If you've read Mike's America over the years you'll know that I've warned time and again about the importance of improving GOP voter turnout methods (1,2,3). Two years before the 2012 presidential election I warned that "Democrats well funded permanent political infrastructure gives them huge advantage over GOP/Tea Party volunteers and ad hoc organization." I recommended that the GOP "fund an army of activists," and "put boots on the ground and build a permanent grass roots infrastructure." That warning wasn't heeded and Obama won in 2012 by micro targeting votes in a handful of key states he needed to win. I believe if the national GOP and Romney campaign had a better grass roots organization, instead of wasting money on television ads, we would have won the 2012 campaign.
I sounded the warning again on Monday after analyzing the Florida special congressional election. There were hopeful signs in that result and I'm glad to see two new reports, one in Politico and the other in the New York Times which indicates that the lesson may be applied to other key races this fall.
In Politico a labor union leader in North Carolina was whining about how unfair the Citizens United case was. If only Democrats could go back to a time where unlimited spending by Big Labor unions was unanswered by the right. But now, with new conservative and Republican political action committees the GOP is starting to mount a more permanent political organization. No more folding up the tent and going home after election day.
One big battlefield will be in North Carolina where Senator Kay Hagan(D)and ObamaCare supporter is up for re-election. From Politico:
Americans for Prosperity and other conservative groups like American Majority aren’t relying solely on ads to try to oust Hagan after her first term. They’re moving into a model more akin to liberals, with a more permanent operation set up in the key state.The New York Times report echoes Politico:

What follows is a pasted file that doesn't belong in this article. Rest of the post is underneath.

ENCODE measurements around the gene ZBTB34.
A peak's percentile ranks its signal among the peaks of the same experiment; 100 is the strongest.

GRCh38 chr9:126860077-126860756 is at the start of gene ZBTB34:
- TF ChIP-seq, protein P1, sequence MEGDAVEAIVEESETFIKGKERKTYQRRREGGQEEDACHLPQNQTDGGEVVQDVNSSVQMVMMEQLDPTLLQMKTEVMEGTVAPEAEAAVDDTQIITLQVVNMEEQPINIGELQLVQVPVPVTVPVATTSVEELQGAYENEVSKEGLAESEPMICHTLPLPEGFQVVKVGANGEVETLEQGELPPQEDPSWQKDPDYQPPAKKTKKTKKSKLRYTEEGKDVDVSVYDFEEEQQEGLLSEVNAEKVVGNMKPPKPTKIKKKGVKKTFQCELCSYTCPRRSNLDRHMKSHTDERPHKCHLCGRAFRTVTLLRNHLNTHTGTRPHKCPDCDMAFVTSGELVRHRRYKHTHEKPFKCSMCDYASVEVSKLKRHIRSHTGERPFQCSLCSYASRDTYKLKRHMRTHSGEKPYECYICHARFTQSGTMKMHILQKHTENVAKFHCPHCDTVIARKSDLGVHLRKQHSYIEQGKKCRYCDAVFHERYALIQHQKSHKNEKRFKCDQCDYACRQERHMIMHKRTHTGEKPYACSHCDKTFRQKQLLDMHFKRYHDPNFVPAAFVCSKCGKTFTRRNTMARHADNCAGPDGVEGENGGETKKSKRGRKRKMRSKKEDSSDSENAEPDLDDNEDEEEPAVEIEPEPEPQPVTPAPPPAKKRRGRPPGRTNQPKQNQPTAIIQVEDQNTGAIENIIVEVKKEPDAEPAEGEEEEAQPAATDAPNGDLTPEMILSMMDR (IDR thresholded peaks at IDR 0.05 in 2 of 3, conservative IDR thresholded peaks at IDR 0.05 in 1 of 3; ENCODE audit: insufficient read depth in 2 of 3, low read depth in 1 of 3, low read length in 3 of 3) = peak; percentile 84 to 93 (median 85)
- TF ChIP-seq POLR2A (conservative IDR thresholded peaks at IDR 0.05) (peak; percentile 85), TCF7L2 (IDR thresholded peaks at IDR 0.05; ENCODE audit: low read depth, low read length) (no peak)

“We know we did this right in 2012; there just wasn’t enough of it,” said American Majority’s Ned Ryun of the conservative ground game for the 2012 election. “We want to build out a fairly robust network of trained volunteers and obviously increase our data in preparation for 2016.”
“What we’re trying to do now is more permanent. It’s more strategic in nature,” Dudley said. The group is hiring an additional seven field coordinators throughout the state and reorganizing its Raleigh, N.C., office to have staff dedicated to policy, grass roots and communications.
Americans for Prosperity is also stepping up its ground game. The organization now has more than 200 full-time paid staff members in field offices in at least 32 states. The idea is to embed staff members in a community, giving conservative advocacy a permanent local voice through field workers who live in the neighborhood year-round and appreciate the nuances of the local issues. They can also serve as a ready-to-go field organization in future election years and on future issues — not dissimilar from the grass-roots, community-based approach Mr. Obama used successfully in 2008 and 2012.Despite GOP improvements Democrats retain a key advantage in political infrastructure, tactics and experience. Dems are not resting on their 2006, 2008 and 2012 laurels. While the GOP is still playing catch up, the Dems are finding new ways to bank more votes to counter any wave this fall.
“Too often our side will gear up for an individual issue battle or in some cases an election, but we don’t have a permanent infrastructure,” Mr. Phillips said. “What we took from studying it was that we have to have a bigger, more permanent infrastructure on the ground in these states, and this takes time.”
Does it seem the GOP is learning it's lesson? I hope so. I'm getting tired of repeating the warning!